The case made global headlines, and Azeem was sentenced to life in prison in 2019, but on Monday a court ruled he could be released after his parents granted him forgiveness, triggering a legal pardon under Islamic law.
“The appeal court has acquitted the accused in the case on the grounds of a family settlement and lack of evidence,” Sardar Mehboob, Azeem’s attorney told The Washington Post on Tuesday.
“There is nothing left in the case. The convict will be released soon from the prison,” his attorney added, noting that the court order had yet to be made public.
Azeem was arrested in 2016 after he confessed to killing his 26-year-old sister for posting what he called “shameful” pictures on social media.
“I was determined either to kill myself or kill her,” he said at the time. “I have no regrets.”
“I am happy over the acquittal of my son, but we are still sad for our daughter’s loss,” she said. “I am thankful to the court, which ordered the release of my son at our request.”
Baloch, whose real name was Fauzia Azeem and who was 26 when she was killed, first caught the public’s attention in an audition for “Pakistan Idol,” a singing competition spun off from the “American Idol” TV show. She did not win or even make it past the first audition, but her reaction to her rejection led to a viral video on Facebook.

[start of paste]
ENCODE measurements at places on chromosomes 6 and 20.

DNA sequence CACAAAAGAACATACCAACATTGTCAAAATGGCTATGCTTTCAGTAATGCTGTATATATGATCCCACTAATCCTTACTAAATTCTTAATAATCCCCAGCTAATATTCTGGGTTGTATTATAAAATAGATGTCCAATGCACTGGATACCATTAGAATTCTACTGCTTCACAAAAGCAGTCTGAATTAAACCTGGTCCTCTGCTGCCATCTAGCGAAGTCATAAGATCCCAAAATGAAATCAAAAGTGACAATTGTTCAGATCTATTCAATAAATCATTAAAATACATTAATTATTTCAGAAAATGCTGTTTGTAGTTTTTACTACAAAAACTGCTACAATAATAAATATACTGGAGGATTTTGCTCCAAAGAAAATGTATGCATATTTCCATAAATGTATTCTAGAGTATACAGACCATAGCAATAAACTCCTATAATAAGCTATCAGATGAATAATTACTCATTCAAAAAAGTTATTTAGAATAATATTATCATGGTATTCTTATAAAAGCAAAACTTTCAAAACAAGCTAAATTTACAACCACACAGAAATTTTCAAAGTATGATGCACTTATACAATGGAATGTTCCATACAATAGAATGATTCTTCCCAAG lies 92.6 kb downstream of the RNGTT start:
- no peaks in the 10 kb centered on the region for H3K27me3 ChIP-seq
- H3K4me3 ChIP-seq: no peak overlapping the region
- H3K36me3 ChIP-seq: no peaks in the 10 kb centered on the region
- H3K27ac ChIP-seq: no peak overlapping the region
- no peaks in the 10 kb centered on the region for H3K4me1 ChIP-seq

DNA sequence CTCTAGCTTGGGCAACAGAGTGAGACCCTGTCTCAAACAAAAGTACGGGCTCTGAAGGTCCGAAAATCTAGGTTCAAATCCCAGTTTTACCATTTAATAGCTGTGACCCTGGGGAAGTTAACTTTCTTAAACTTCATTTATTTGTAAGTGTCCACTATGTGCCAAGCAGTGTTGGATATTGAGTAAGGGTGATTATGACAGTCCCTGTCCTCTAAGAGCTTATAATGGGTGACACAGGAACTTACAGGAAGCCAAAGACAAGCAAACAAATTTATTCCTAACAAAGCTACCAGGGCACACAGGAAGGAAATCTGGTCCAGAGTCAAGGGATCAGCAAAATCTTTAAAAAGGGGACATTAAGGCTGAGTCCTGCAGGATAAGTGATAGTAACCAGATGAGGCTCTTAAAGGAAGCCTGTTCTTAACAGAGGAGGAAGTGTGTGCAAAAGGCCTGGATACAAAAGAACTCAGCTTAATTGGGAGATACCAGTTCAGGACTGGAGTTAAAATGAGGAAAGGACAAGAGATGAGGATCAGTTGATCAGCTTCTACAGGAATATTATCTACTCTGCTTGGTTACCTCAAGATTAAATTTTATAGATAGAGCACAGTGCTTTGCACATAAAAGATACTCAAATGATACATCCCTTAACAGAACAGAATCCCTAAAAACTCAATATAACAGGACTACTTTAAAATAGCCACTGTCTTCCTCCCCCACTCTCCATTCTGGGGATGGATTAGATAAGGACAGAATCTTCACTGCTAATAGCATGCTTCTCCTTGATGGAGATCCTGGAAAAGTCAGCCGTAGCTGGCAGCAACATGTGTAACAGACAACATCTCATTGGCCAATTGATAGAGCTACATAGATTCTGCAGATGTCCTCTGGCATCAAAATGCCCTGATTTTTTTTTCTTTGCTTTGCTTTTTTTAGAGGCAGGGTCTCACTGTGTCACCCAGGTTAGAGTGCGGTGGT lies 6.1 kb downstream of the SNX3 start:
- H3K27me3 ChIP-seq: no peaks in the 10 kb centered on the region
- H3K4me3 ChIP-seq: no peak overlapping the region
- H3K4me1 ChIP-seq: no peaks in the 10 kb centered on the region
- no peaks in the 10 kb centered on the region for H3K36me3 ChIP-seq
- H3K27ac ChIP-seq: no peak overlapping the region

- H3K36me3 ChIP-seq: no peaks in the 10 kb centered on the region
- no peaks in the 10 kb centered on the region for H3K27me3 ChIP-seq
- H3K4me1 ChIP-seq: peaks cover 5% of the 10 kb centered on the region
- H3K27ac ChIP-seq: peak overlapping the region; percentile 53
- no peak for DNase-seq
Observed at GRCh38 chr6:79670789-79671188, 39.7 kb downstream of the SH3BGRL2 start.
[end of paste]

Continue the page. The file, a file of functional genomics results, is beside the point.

In this September 2019 photo, police officers escort handcuffed Muhammad Waseem, center, the brother of social media star Qandeel Baloch, as he leaves the court after the
verdict in Multan, Pakistan. (Shahid Saeed Mirza/AFP/Getty Images)
After her death, Pakistan’s parliament passed an anti-honor killing law, which outlined harsher punishments and partially closed loopholes for some familial pardons, according to Human Rights Watch. But tougher penalties have not automatically translated into greater justice for women in the patriarchal country, the advocacy group says.
Azeem’s impending release has triggered uproar among human rights activists and on social media in the country.
“What message does this give to men & women in Pakistan? Men can kill with impunity. Women aren’t safe even in their own homes; & the law won’t protect them,” tweeted Pakistani human rights activist Usama Khilji.
“Many people thought that Qandeel’s killing and the attention it received would be a watershed moment in how Pakistani justice system treats “honor” killings, however it is clear that there is still a long way to go,” he said.
“Sadly, it is a distinct possibility that more “honor” killings would happen in Pakistan unless the authorities urgently and robustly undertake the efforts at legal, social and political reforms,” he added.
About 1,000 honor killings occur each year in Pakistan, according to the global Honor Based Violence Awareness Network, a resource center, which says the figure is likely an underestimate. The women are usually murdered by close relatives for violating conservative norms on love and marriage.